It may suggest what is resoundingly true—I am excited by writing that doesn’t estrange itself from vulnerability. I am also interested in writing that understands classical forms of poetry so well that it can both subvert them and use them to in order to tell stories that certain readerships aren’t used to associating with these narratives.

Does the chapbook form impact the politics of the poems that appear inside it?

I think so and probably even in ways that I can’t imagine right now. I think the chapbook is an inherently political literary expression. Given its length and the way it distills particular themes down to their essence, the chapbook has a way of sinking quickly and deeply into its reader. The chapbook has the power to implore its reader to make a pretty quick (and intense) emotional investment into the writing. I think a well-written chapbook can subtly challenge its readers’ hearts to expand in all of these surprising (and lightning quick) ways.

 What obsessions led you to write your chapbook?

I think the driving obsession for the chapbook was the desire to write about how humans interact with the world when they feel loved, isolated, or both.

What’s your chapbook about?

When The Living Sing is an exploration of themes of first generation-American identity, Blackness, womanhood, spirituality and how those subjects interact with loss, the imagination, and freedom.

What’s the oldest piece in your chapbook? Or can you name one poem that catalyzed or inspired the rest of the chapbook? What do you remember about writing it?

The oldest poem in the collection is “Oakland as Home, Home as Myth.” I started working on that poem in 2006 and it’s gone through many, many, revisions in order for it to read the way that it does today. Though the message hasn’t changed, the images and spirit of the poem have become more precise. The poem is about Oakland but was written during three periods of time in which I wasn’t living in Oakland. I think this poem took such a long time because of how much I love the city and because of that love, I would often let my emotions (regarding gentrification, violence, and a general misunderstanding of Oakland) stun me. Realizing the poem was a very slow but necessary process. I’m also happy to love something enough that it’s hard to create art that reflects that adoration.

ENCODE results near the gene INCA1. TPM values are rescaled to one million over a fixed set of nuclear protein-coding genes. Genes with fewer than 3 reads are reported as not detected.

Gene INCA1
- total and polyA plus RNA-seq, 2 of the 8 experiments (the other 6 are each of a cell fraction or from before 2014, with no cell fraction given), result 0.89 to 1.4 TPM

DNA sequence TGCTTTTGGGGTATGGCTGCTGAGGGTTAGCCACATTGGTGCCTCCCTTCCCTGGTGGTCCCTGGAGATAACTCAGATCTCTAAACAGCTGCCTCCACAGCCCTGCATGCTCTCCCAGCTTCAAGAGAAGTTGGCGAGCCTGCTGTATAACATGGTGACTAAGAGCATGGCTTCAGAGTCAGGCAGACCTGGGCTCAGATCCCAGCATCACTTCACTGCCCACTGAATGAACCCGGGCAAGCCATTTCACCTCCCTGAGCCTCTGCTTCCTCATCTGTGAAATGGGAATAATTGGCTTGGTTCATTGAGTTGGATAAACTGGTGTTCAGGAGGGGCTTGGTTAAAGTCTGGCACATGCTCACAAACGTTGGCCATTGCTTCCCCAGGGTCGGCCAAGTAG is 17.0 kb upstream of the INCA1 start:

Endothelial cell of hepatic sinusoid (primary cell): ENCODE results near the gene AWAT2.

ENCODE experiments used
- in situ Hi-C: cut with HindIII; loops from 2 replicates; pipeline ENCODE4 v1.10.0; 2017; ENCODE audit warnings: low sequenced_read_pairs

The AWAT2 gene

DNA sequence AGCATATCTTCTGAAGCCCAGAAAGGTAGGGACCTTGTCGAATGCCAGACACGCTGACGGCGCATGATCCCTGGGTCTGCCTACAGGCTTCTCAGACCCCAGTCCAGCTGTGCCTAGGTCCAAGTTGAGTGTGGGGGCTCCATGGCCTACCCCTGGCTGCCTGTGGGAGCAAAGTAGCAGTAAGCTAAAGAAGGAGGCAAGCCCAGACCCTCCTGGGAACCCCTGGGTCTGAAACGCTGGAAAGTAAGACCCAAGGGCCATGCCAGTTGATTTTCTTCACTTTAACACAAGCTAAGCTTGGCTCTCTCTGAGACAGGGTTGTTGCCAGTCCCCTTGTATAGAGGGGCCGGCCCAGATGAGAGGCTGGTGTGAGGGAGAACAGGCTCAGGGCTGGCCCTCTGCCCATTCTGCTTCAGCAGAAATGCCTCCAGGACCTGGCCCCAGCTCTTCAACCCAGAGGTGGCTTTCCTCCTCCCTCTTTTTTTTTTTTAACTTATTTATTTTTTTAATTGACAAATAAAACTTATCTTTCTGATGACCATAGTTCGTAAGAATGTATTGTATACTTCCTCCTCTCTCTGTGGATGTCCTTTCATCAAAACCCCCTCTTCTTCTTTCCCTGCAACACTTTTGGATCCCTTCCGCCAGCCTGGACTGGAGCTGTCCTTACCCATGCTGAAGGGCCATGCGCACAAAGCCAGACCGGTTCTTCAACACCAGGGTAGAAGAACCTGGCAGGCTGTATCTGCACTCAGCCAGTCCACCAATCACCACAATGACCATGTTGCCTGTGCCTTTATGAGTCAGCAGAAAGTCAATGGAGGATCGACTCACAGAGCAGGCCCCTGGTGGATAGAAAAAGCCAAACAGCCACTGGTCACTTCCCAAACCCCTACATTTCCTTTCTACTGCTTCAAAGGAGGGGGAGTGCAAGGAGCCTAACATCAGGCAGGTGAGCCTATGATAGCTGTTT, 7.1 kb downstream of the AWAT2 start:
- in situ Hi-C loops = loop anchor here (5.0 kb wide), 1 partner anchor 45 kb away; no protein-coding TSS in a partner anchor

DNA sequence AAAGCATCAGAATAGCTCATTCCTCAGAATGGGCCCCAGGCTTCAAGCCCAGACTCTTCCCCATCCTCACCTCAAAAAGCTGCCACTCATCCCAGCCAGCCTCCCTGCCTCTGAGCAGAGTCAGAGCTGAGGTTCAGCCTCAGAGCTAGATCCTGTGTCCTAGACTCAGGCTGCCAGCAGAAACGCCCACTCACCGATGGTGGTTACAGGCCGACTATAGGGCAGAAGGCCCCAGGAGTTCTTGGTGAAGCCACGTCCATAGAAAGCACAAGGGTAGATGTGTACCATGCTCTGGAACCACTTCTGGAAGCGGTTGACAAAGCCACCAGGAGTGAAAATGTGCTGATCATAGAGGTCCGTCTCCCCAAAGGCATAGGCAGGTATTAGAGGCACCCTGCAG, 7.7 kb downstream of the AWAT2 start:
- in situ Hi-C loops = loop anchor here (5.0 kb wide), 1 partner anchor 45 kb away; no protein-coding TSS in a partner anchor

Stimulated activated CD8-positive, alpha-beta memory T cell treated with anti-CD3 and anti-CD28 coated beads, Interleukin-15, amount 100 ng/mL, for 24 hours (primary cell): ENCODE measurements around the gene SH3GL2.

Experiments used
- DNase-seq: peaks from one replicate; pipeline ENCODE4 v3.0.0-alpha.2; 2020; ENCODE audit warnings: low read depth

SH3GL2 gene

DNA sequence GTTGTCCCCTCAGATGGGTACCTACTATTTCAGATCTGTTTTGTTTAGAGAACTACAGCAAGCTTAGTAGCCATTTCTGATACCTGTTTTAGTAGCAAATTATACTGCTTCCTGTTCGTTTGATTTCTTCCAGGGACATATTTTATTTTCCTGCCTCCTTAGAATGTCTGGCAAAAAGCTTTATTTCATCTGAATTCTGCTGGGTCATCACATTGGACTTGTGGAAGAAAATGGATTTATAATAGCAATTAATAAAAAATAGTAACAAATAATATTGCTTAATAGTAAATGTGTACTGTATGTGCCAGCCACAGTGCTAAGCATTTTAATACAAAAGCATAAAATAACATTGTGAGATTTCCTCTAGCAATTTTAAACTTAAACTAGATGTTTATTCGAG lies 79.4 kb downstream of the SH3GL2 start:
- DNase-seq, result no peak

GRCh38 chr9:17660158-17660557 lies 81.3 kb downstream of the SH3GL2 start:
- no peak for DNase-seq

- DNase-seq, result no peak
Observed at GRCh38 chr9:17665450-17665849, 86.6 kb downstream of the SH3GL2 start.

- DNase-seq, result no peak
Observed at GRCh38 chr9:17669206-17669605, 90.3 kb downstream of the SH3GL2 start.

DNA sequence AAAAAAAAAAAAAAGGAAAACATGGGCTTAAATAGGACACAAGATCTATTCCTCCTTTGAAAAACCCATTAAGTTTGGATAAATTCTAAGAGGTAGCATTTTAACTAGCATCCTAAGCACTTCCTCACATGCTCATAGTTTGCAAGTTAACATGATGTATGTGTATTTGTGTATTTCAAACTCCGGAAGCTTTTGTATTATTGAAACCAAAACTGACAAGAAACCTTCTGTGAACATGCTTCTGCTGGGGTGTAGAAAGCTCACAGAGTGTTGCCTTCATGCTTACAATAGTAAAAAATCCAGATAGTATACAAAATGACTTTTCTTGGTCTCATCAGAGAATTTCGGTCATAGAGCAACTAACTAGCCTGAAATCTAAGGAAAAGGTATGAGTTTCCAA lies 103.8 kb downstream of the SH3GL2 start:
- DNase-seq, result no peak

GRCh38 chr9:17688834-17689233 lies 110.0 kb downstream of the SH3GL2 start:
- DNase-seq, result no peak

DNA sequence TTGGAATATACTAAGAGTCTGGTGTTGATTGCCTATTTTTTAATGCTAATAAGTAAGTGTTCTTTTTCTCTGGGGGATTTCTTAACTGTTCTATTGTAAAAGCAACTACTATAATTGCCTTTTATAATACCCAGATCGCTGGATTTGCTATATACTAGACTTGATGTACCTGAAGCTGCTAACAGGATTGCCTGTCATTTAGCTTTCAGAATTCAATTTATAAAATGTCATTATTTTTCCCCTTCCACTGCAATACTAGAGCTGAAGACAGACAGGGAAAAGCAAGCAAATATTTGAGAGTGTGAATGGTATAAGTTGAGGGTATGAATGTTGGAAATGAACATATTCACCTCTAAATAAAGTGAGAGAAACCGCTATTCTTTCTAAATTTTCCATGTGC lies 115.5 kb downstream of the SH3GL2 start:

The poem that catalyzed the chapbook was “Rekia, Oscar, and All of Their Sky Cousins.” My dear friend Kayte thought that I should share this poem with Dave Torneo, an editor at Ledge Mule Press. He was moved by the poem and invited me to create a chapbook, which was an extraordinary experience.

How did you decide on the arrangement and title of your chapbook?

I spent a lot of time organizing and reorganizing the poems. All of my organizing advice came from three friends and mentors who happened to be named Dave or David. Dave Torneo of Ledge Mule Press helped me find the title of the chapbook, which is based on a line in one of the poems called “Resurrection.” The title is in direct dialogue with this line. I knew that I loved the title and that I didn’t want to change it. I knew I wouldn’t change the title before I was even sure if the narrative of the collection would be able to support it. My friend/writer David Watters helped me think through the narrative. We talked a lot about it, then spent an afternoon sitting on my living room floor and took turns reading the poems out loud in order to see if the pieces and the title were in harmony with each other. A few poems were removed from the manuscript as a result of that. I taped the remaining to my wall and looked over it for a few weeks and thought that I’d figured out the final order. I sent the manuscript to Dave Eggers, who had agreed to write a blurb for the chapbook (he’s been a champion of my writing since I was a teenager). He suggested “Aubade for Every Room in Which My Mother Resides” as the poem that opened the collection. That last change in the poem order brought the chapbook a cohesion that I hadn’t imagined and really pleased me.

Which poem is the “misfit” in your collection and why?

I would say “Long Distance” is the “misfit” poem because of length and language. It is a prose poem and though there is another, this one is longer in length and it’s the only poem in which I incorporate usage of my first language, Krio (Sierra Leonean Creole).

What was the final poem you wrote or significantly revised for the chapbook, and how did that affect your sense that the chapbook was complete?

I don’t always revise right after I receive feedback. “Oakland As Home, Home As Myth” and “Long Distance” were the poems that had the heaviest revision processes. I don’t think they brought a sense of closure to the chapbook beyond the fact that I felt happy with the way that they turned out and it felt like it was time for the writing to be done with (because I felt like I could have tinkered with the chapbook forever and ever).

Do you have a favorite prompt or revision strategy? What is it?

When I’m doing revisions based on the feedback of others, I’ll wait for a few days or weeks before jumping in. At times, feedback opens up another door in terms of the possibilities of the poem and I want to make sure that the new path that it may lead me down is the one that I’d like to take or if I want to stay on the track that I’m on. Setting deadlines is really helpful, too. If I fall within a week of what I am aiming for, then I consider it a success! I also believe in reading, reading, and reading again your work aloud. The things you trip over in speech might be an indication of clutter. Also part of poetry is music—I want my writing to reflect that beyond the page. It’s important to remember and respect the aural dimension of written work.